Thousands of British motorists will be able to claim a government subsidy to convert their cars to cheap gas power or to buy new electric ones under a scheme announced on Monday (20/11/00) by deputy prime minister John Prescott, the Guardian reports.

The Guardian says that grants will be provided to adapt such popular cars as the Ford Mondeo and Vauxhall Astra to run on liquid petroleum gas (LPG) or compressed natural gas (CNG) in addition to petrol. Both Ford and Vauxhall already sell dual petrol/gas cars costing between £1,500 ($US 2,100) and £2,000 ($US2,800) more than standard models in the UK.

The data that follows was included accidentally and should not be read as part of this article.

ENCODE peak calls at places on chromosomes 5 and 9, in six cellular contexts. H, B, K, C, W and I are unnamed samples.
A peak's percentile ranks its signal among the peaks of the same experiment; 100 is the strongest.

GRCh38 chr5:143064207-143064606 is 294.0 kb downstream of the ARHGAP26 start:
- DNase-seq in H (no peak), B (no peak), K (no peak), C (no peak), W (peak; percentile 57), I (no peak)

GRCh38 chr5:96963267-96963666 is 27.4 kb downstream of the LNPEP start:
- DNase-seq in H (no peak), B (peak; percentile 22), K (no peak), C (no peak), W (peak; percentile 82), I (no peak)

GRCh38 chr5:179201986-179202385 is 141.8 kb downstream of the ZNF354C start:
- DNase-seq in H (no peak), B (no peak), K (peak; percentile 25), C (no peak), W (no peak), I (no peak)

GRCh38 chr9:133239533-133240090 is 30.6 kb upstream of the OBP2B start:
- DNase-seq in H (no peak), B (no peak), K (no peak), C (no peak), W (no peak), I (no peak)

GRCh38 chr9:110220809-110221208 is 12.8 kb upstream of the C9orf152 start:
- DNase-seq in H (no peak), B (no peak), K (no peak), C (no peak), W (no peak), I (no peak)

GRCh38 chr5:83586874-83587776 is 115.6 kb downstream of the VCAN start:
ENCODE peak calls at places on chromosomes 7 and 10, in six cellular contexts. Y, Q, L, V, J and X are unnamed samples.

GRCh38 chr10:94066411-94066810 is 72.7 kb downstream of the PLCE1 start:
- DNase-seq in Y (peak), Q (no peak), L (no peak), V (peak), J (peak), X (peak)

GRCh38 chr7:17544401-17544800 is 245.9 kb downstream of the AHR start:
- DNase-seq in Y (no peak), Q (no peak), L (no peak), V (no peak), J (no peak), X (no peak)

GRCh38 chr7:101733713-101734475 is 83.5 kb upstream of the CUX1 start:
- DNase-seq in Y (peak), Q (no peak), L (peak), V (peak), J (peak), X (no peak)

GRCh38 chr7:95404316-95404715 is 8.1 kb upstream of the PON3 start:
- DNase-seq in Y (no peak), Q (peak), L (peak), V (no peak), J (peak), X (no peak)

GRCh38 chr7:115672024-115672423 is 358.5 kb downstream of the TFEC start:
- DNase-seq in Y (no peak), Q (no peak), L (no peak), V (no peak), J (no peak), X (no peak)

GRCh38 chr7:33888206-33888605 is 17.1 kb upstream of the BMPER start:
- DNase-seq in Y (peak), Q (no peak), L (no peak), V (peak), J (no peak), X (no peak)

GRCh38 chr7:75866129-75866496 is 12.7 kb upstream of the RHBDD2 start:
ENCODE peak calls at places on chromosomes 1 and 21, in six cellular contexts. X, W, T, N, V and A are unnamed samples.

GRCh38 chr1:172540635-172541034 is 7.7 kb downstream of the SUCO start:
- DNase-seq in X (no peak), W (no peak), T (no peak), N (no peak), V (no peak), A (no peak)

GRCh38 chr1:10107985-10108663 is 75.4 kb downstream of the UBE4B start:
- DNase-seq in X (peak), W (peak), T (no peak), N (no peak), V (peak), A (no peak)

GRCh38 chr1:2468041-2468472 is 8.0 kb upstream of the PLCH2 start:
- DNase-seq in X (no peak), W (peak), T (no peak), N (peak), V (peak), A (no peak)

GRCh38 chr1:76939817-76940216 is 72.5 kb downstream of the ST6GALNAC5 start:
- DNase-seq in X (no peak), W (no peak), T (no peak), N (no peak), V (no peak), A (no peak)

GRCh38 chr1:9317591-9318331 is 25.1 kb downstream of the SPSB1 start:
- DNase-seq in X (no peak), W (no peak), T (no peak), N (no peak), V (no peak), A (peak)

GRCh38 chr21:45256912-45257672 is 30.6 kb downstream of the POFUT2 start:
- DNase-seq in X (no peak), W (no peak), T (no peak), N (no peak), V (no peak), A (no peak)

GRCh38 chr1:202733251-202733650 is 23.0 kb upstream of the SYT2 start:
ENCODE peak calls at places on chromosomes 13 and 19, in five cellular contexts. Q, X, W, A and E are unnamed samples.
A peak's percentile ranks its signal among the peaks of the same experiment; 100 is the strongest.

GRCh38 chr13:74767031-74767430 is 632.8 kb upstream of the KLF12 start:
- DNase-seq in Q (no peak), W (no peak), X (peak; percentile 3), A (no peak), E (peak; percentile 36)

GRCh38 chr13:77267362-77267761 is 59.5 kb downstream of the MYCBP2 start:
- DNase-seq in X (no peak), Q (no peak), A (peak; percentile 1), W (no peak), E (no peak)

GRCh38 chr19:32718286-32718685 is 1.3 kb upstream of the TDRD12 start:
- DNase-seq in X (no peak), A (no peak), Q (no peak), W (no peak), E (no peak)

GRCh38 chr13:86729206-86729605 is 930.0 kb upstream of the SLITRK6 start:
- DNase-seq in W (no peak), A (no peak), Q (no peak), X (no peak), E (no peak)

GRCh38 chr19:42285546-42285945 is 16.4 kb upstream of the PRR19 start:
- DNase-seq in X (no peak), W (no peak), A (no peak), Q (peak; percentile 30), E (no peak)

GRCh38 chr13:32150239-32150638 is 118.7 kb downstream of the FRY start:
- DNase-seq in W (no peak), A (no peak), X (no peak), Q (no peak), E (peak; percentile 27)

Electric cars and dual electric/petrol cars will get a subsidy of up to £4,500 ($US6,400).

According to the Guardian it costs £0.40 ($US0.57) per litre cheaper in the UK to run a car on gas rather than petrol, so the conversion makes greatest sense for high-mileage motorists, but the government hopes that a subsidy will make the switch popular with a wider market. There are already 500 gas outlets in Britain, making the fuel reasonably widely available.

The announcement is part of a £39 million ($US 55 million) programme to make vehicles cleaner in order to help local government meet air quality objectives.One of the ideas being put forward is to close city and town centres to polluting vehicles. This would mean owners of gas or electric powered vehicles would be the only ones permitted to drive into towns where air quality limits were exceeded.